Difference between revisions of "Algebra"

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==Development of the Symbols==
 
==Development of the Symbols==
 
It is important to remember that the [[symbol]]s do not always refer to the same concept throughout [[Lacan]]'s work, but are used in different ways as his work develops.  
 
It is important to remember that the [[symbol]]s do not always refer to the same concept throughout [[Lacan]]'s work, but are used in different ways as his work develops.  
  
Therefore some caution should be exercised when referring to the following list of equivalences
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Therefore some caution should be exercised when referring to the list of equivalences above.
  
 
==Typographic Details==
 
==Typographic Details==
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==See Also==
 
==See Also==
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* [[Formalization]]
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* [[Mathematics]]
 
* [[Matheme]]
 
* [[Matheme]]
* [[Formalization]]
 
 
* [[Science]]
 
* [[Science]]
  

Revision as of 20:20, 7 August 2006

Algebra (Fr. algèbre) is a branch of mathematics

  • which reduces the solution of problems to manipulations of symbolic expressions, and
  • concerned with the properties and relationships of abstract entities represented in symbolic form.

In 1955, Lacan begins to use algebraic symbols -- in an attempt to formalize psychoanalysis.

Click here to read about the Formalization of Psychoanalysis

List of Algebraic Symbols

The algebraic symbols used by Lacan, which appear principally in the mathemes, schema l and the graph of desire, are listed below, together with their most common meaning.

ALGEBRAIC SYMBOL COMMON MEANING
A the big Other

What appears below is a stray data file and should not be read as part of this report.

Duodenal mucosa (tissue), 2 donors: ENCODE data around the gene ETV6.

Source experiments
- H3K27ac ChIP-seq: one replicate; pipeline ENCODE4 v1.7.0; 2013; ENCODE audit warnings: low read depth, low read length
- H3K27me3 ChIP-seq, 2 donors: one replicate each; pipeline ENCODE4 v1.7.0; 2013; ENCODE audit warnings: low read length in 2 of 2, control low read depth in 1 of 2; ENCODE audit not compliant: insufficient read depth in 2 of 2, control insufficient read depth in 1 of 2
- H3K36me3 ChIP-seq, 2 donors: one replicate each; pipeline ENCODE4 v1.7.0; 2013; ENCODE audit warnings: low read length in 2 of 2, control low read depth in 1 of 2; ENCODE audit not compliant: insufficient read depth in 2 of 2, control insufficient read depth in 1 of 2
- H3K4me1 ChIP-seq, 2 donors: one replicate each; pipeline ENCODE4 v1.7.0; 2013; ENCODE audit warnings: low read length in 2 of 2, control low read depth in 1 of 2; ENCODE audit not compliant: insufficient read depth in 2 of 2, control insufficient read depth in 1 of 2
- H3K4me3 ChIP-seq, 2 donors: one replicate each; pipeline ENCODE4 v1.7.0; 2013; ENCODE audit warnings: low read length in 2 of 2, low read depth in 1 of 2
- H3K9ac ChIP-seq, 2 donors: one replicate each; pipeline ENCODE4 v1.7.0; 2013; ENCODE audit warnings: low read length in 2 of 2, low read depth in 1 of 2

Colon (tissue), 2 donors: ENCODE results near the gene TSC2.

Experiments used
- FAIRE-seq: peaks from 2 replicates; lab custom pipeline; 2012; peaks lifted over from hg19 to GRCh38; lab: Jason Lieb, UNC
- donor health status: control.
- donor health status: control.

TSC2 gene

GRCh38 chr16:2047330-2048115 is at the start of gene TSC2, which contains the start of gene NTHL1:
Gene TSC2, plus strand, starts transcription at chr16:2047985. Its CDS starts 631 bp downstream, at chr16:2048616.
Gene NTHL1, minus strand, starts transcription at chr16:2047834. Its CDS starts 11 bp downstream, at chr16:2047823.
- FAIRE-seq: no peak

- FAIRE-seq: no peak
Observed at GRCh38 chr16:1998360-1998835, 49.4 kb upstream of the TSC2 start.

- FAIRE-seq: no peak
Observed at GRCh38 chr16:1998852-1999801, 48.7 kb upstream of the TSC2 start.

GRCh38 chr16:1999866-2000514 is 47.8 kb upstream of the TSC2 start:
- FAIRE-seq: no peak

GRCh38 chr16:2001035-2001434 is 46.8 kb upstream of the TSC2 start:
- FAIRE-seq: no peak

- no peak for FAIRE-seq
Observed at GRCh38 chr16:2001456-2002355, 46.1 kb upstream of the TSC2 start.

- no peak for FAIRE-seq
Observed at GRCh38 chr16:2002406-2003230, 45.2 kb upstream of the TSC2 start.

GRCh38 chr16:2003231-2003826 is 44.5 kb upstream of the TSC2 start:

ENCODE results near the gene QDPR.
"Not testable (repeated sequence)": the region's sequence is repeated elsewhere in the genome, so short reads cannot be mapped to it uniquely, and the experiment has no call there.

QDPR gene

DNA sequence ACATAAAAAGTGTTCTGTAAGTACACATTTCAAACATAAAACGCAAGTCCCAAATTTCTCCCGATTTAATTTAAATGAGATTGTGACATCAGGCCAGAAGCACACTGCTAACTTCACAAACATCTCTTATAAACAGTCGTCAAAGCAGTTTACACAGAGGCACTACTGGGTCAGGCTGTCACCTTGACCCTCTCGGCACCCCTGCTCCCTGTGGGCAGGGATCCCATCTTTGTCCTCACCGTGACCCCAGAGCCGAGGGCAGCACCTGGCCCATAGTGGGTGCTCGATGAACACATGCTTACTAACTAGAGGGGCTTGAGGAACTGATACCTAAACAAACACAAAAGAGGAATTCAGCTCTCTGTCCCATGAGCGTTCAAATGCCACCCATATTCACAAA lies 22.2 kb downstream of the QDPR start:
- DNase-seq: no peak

A the barred Other
a (see objet petit a
a' (see objet petit a
BigS.gif 1. (before 1957) the subject
2.(from 1957 on) the signifier
3. (in the schemas of Sade) the raw subject of pleasure
StrikeS.gif the barred subject
SS1.gif the master signifier
SS2.gif the signifying chain/knowledge
s the signified (in the Saussurean algorithm
StrikeS(A).gif the signifier of a lack in the Other
S(a).gif the signification of the Other (the message/symptom)
D Demand
d Desire
m the ego (moi)
i the specular image (schema R)
i(a) 1. the specular image (graph of desire)
2. the ideal ego (optical model)
I the ego-ideal (schema R)
I(A) the ego-ideal (graph of desire)
Π the real phallus
Φ the symbolic phallus [upper-case phi]
(-φ) the imaginary phallus [lower-case phi]
S the symbolic order (schema R)
R the field of reality (schema R)
I the imaginary order (schema R)
P the symbolic father / Name-of-the-Father
p the imaginary father
M the symbolic mother
J Jouissance
phallic jouissance
JA the jouissance of the Other
E the statement
e the enunciation
V the will-to-enjoy (volonté de jouissance)



Development of the Symbols

It is important to remember that the symbols do not always refer to the same concept throughout Lacan's work, but are used in different ways as his work develops.

Therefore some caution should be exercised when referring to the list of equivalences above.

Typographic Details

The typographic details and diacritics are extremely important in Lacanian algebra. The difference between upper- and lower-case symbols, the difference between italicised and non-italicised symbols, the use of the apostrophe, the minus sign, and subscripts; all these details play their part in the algebraic system.

For example the upper-case letters usually refer to the symbolic order, whereas the lower-case letters usually refer to the imaginary.

The use of the bar is also important.

See Also

References


See Also